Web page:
Accident cost, speed and vehicle mass externalities, and insurance

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Lars Hultkrantz
Gunnar Lindberg

Pay-As-You-Drive (PAYD) automobile insurance enables insurers to charge the vehicle owner per mile instead of a pre-set number of miles per year. PAYD is offered to motorists on an optional basis, i.e., they can also choose a conventional scheme. PAYD insurance builds on the improved possibilities brought by new in-vehicle technologies for measuring distance driven. However, there is a range of other risk factors that could be supervised, some of which are already used by the insurance industry. For instance, one Swedish insurance provider charges a lower premium to vehicles that have an alco-lock installed to make it impossible to use the vehicle for an intoxicated driver. In this report, we summarize some work we have done on how to incorporate two of the most important risk factors; vehicle mass and speed. The possibility to differentiate insurance premiums according to various risk factors raises questions on the interaction between vehicle insurance schemes and taxes. Distance driven, speeding and vehicle mass are in many countries subject to taxation (for instance gasoline tax for distance, speeding tickets for speed and vehicle tax for vehicle mass). We will briefly discuss how a PAYD scheme with a speeding penalty (this will here be called Pay As You Speed, PAYS) can be combined with taxes to implement a Pigou taxation of road accident externalities. We summarize results from a vehicle-fleet experiment with a PAYS insurance incentive for keeping within speed limits using a speed-alert device. The PAYS scheme was simulated with a monthly bonus to participants during two months reduced by a non-linear speeding penalty. We analyse this “mass externality” using a database including collision accidents in Sweden involving two passenger cars during five years. Finally, we discuss different solutions to internalization of this external accident cost. We calculate a mass dependent multiplicative tax on the insurance premium in a no-fault insurance system.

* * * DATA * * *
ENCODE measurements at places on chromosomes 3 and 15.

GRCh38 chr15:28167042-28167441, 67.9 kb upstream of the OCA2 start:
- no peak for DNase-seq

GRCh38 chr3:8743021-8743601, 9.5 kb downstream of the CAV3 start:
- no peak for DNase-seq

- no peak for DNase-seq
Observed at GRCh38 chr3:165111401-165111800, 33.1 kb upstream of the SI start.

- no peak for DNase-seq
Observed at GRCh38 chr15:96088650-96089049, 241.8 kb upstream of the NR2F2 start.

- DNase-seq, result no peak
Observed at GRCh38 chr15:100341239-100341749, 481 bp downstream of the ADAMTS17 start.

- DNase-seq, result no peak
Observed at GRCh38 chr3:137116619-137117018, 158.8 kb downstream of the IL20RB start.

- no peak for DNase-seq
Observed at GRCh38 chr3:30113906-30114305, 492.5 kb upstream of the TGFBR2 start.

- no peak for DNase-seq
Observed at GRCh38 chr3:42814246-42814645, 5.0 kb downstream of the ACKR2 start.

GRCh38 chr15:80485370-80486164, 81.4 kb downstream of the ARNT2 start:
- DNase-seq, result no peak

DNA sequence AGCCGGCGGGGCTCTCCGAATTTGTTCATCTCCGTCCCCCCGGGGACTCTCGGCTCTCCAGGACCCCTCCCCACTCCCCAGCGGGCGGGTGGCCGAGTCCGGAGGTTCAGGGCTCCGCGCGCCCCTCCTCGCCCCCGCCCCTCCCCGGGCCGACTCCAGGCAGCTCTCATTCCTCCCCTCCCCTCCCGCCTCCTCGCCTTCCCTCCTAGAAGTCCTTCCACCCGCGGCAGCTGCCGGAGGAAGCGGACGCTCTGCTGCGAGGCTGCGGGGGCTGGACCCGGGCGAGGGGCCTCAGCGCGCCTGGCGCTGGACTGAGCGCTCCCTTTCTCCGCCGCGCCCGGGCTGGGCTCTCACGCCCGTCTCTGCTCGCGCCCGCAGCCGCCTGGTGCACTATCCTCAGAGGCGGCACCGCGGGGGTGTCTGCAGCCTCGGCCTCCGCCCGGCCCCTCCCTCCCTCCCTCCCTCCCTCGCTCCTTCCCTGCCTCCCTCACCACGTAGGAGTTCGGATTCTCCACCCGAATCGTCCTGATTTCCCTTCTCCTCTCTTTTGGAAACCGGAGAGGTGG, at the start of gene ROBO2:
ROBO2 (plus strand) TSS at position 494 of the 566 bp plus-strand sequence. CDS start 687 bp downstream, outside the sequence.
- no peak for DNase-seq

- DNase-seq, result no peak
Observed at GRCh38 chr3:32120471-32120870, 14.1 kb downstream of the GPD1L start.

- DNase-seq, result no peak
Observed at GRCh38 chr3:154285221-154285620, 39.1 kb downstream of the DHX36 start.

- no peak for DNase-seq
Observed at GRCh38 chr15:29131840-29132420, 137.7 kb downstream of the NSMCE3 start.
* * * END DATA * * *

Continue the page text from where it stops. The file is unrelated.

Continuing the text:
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The 6th HUMANIST Conference will take place 13-14 June 2018 in the Hague, The Netherlands. The scope of the conference covers a wide range of topics on Human Factors in Transport. Tania Willstrand and Alexander Eriksson will present their research results.

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